Very Existence of Dark Energy Cast in Doubt After New High Precision Data

Artist's Concept Dark Energy Universe Acceleration

New evidence shows that the key assumption made in the discovery of dark energy is in error.

High precision age dating of supernova host galaxies reveals that the luminosity evolution of supernovae is significant enough to question the very existence of dark energy.

The most direct and strongest evidence for the accelerating universe with dark energy is provided by the distance measurements using type Ia supernovae (SN Ia) for the galaxies at high redshift. This result is based on the assumption that the corrected luminosity of SN Ia through the empirical standardization would not evolve with redshift. 

New observations and analysis made by a team of astronomers at Yonsei University (Seoul, South Korea), together with their collaborators at Lyon University and KASI, show, however, that this key assumption is most likely in error. The team has performed very high-quality (signal-to-noise ratio ~175) spectroscopic observations to cover most of the reported nearby early-type host galaxies of SN Ia, from which they obtained the most direct and reliable measurements of population ages for these host galaxies. They find a significant correlation between SN luminosity and stellar population age at a 99.5% confidence level.

As such, this is the most direct and stringent test ever made for the luminosity evolution of SN Ia. Since SN progenitors in host galaxies are getting younger with redshift (look-back time), this result inevitably indicates a serious systematic bias with redshift in SN cosmology. Taken at face values, the luminosity evolution of SN is significant enough to question the very existence of dark energy. When the luminosity evolution of SN is properly taken into account, the team found that the evidence for the existence of dark energy simply goes away (see Figure 1).

Luminosity Evolution Mimicking Dark Energy

Figure 1. Luminosity evolution mimicking dark energy in supernova (SN) cosmology.
The Hubble residual is the difference in SN luminosity with respect to the cosmological model without dark energy (the black dotted line). The cyan circles are the binned SN data from Betoule et al. (2014). The red line is the evolution curve based on our age dating of early-type host galaxies. The comparison of our evolution curve with SN data shows that the luminosity evolution can mimic Hubble residuals used in the discovery and inference of the dark energy (the black solid line). Credit: Yonsei University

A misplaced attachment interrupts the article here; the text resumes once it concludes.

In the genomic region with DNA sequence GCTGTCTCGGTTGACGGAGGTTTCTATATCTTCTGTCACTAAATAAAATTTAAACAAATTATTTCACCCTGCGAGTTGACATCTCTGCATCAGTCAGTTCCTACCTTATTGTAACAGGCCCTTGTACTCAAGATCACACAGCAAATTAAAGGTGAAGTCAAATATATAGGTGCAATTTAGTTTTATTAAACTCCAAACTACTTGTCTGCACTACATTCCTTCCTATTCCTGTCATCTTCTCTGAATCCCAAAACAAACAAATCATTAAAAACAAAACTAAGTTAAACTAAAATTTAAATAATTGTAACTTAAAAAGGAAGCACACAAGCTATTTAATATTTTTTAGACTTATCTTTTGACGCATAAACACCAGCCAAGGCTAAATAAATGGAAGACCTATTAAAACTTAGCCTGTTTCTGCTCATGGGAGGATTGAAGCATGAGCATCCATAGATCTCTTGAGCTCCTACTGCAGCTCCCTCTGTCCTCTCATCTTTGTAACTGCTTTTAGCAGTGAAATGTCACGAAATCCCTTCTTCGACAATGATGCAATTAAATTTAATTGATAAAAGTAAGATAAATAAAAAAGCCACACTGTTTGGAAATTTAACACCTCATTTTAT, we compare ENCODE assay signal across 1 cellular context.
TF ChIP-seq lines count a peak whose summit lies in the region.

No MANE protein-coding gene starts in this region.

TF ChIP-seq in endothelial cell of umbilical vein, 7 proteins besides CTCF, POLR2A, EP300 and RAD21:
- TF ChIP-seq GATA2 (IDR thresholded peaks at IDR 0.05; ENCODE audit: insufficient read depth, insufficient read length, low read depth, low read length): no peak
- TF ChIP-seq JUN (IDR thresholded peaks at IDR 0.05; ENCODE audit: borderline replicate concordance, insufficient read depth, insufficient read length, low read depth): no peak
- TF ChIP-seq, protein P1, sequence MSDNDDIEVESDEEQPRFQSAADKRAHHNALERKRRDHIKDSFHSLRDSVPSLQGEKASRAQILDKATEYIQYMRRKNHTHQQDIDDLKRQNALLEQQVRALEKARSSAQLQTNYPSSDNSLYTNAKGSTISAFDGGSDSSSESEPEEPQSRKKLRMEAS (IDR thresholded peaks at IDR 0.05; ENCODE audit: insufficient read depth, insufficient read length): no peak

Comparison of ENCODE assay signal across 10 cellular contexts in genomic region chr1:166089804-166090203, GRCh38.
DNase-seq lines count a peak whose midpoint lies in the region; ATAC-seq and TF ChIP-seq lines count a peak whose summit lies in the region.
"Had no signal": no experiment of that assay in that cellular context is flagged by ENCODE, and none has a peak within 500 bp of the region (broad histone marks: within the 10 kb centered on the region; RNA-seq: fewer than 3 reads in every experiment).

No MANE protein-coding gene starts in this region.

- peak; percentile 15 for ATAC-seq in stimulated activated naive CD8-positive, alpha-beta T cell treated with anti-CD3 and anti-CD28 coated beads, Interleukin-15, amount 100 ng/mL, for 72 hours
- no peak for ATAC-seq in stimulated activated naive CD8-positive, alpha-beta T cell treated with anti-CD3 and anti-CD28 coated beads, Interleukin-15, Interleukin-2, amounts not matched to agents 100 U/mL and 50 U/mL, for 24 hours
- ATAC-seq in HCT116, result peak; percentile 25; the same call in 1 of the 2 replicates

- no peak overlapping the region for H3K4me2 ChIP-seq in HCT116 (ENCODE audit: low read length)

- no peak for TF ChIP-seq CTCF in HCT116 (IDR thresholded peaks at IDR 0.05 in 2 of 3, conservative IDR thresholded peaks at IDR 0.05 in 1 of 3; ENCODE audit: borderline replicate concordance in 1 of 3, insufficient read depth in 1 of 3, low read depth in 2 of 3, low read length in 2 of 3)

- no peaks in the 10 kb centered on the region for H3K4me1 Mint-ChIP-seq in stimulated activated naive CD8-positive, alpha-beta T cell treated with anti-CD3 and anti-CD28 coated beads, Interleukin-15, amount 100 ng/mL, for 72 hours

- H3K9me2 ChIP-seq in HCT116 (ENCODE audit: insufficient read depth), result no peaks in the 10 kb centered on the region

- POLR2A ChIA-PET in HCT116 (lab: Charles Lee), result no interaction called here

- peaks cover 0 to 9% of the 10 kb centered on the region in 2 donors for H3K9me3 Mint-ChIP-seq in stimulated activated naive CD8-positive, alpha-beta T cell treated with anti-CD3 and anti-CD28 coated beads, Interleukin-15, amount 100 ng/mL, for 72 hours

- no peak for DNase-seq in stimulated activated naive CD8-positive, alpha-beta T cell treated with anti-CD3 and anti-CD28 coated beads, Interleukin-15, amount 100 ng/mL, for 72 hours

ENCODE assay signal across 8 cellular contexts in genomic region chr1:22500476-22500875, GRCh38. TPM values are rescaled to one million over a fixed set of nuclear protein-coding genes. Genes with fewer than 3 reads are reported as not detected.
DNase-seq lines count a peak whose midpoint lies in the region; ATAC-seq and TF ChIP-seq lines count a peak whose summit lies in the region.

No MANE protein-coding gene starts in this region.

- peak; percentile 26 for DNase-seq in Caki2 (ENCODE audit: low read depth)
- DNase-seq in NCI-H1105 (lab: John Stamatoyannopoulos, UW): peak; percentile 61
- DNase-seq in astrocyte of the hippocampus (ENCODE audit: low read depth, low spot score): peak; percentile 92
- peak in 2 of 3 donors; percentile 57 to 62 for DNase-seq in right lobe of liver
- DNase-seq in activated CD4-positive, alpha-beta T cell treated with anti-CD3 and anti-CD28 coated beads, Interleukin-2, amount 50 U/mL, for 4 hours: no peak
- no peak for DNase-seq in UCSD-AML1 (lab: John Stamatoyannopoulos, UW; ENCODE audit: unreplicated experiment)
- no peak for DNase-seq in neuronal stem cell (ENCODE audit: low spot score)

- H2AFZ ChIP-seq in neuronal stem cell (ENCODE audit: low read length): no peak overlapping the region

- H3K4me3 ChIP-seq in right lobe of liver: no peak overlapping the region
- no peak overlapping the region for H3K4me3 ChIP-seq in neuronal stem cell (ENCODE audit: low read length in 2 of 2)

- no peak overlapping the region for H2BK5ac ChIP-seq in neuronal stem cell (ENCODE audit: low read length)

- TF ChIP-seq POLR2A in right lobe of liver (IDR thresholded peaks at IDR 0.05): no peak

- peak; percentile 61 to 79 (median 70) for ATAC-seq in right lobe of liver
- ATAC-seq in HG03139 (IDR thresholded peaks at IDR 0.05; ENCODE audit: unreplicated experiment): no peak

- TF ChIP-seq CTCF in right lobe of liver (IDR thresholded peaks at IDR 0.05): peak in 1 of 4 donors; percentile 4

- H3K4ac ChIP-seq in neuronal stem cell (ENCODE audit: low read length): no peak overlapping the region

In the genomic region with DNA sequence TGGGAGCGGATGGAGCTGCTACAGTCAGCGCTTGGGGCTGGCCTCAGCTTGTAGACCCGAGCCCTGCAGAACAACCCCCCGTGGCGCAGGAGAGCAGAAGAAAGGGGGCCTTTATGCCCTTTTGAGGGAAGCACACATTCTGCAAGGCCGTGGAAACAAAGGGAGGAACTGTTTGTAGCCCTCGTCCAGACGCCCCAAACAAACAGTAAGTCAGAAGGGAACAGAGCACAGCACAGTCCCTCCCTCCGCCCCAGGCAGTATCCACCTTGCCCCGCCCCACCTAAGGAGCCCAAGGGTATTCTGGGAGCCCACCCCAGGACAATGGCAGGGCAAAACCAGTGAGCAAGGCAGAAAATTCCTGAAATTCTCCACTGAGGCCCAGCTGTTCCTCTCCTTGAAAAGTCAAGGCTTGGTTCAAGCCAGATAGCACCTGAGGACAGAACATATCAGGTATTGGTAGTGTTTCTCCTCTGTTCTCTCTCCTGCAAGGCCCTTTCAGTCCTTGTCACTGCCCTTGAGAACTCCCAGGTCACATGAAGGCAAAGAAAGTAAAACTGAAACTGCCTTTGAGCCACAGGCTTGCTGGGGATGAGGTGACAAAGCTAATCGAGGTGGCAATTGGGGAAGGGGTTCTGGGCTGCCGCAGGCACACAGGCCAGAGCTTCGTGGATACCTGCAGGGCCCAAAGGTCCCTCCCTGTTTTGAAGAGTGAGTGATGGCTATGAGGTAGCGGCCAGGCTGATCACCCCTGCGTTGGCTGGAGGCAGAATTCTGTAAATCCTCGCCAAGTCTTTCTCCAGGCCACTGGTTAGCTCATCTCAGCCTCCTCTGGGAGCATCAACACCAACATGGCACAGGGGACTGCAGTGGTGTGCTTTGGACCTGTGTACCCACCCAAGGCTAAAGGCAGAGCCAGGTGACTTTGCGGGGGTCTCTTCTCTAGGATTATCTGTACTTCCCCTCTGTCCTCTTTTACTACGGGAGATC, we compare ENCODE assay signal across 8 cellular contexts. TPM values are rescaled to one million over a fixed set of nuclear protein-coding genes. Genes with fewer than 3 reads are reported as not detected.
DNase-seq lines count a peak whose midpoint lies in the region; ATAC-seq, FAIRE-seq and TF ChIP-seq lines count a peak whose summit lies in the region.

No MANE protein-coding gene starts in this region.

Commenting on the result, Prof. Young-Wook Lee (Yonsei Univ., Seoul) who was leading the project said; “Quoting Carl Sagan, extraordinary claims require extraordinary evidence, but I am not sure we have such extraordinary evidence for dark energy. Our result illustrates that dark energy from SN cosmology, which led to the 2011 Nobel Prize in Physics, might be an artifact of a fragile and false assumption.”

Other cosmological probes, such as CMB (Cosmic Microwave Background) and BAO (Baryonic Acoustic Oscillations), are also known to provide some indirect and “circumstantial” evidence for dark energy, but it was recently suggested that CMB from Planck mission no longer supports the concordance cosmological model which may require new physics (Di Valentino, Melchiorri, & Silk 2019). Some investigators have also shown that BAO and other low-redshift cosmological probes can be consistent with a non-accelerating universe without dark energy (see, for example, Tutusaus et al. 2017). In this respect, the present result showing the luminosity evolution mimicking dark energy in SN cosmology is crucial and is very timely.

This result is reminiscent of the famous Tinsley-Sandage debate in the 1970s on luminosity evolution in observational cosmology, which led to the termination of the Sandage project originally designed to determine the fate of the universe.

This work based on the team’s 9-year effort at Las Campanas Observatory 2.5-m telescope and at MMT 6.5-m telescope was presented at the 235th meeting of the American Astronomical Society held in Honolulu on January 5th (2:50 PM in cosmology session, presentation No. 153.05). Their paper was also accepted for publication in The Astrophysical Journal and was published in January 2020 issue.